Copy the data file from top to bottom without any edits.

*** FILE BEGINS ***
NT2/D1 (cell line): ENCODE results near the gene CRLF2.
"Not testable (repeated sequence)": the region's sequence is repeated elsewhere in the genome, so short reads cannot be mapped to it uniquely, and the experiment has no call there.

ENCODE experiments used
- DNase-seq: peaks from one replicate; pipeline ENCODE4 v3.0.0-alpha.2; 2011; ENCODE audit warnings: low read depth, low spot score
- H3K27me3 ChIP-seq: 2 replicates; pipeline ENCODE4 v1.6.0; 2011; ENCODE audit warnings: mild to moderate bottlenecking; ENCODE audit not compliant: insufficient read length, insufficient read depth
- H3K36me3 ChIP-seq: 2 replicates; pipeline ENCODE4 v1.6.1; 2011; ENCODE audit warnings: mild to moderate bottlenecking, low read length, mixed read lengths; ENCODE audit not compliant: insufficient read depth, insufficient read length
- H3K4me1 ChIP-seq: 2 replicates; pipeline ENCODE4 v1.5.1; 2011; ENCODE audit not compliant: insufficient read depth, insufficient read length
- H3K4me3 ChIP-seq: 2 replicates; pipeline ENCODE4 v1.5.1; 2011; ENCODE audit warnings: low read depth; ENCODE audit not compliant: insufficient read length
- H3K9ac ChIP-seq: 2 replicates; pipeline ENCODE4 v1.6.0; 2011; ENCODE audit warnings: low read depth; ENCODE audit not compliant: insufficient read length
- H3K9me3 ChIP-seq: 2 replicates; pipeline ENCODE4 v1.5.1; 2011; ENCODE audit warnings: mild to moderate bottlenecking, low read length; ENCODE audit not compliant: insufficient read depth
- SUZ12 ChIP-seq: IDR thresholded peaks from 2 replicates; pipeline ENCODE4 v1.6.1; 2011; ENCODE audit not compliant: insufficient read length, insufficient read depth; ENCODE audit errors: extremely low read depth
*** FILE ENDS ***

NT2/D1 (cell line): ENCODE results near the gene CRLF2.
"Not testable (repeated sequence)": the region's sequence is repeated elsewhere in the genome, so short reads cannot be mapped to it uniquely, and the experiment has no call there.

ENCODE experiments used
- DNase-seq: peaks from one replicate; pipeline ENCODE4 v3.0.0-alpha.2; 2011; ENCODE audit warnings: low read depth, low spot score
- H3K27me3 ChIP-seq: 2 replicates; pipeline ENCODE4 v1.6.0; 2011; ENCODE audit warnings: mild to moderate bottlenecking; ENCODE audit not compliant: insufficient read length, insufficient read depth
- H3K36me3 ChIP-seq: 2 replicates; pipeline ENCODE4 v1.6.1; 2011; ENCODE audit warnings: mild to moderate bottlenecking, low read length, mixed read lengths; ENCODE audit not compliant: insufficient read depth, insufficient read length
- H3K4me1 ChIP-seq: 2 replicates; pipeline ENCODE4 v1.5.1; 2011; ENCODE audit not compliant: insufficient read depth, insufficient read length
- H3K4me3 ChIP-seq: 2 replicates; pipeline ENCODE4 v1.5.1; 2011; ENCODE audit warnings: low read depth; ENCODE audit not compliant: insufficient read length
- H3K9ac ChIP-seq: 2 replicates; pipeline ENCODE4 v1.6.0; 2011; ENCODE audit warnings: low read depth; ENCODE audit not compliant: insufficient read length
- H3K9me3 ChIP-seq: 2 replicates; pipeline ENCODE4 v1.5.1; 2011; ENCODE audit warnings: mild to moderate bottlenecking, low read length; ENCODE audit not compliant: insufficient read depth
- SUZ12 ChIP-seq: IDR thresholded peaks from 2 replicates; pipeline ENCODE4 v1.6.1; 2011; ENCODE audit not compliant: insufficient read length, insufficient read depth; ENCODE audit errors: extremely low read depth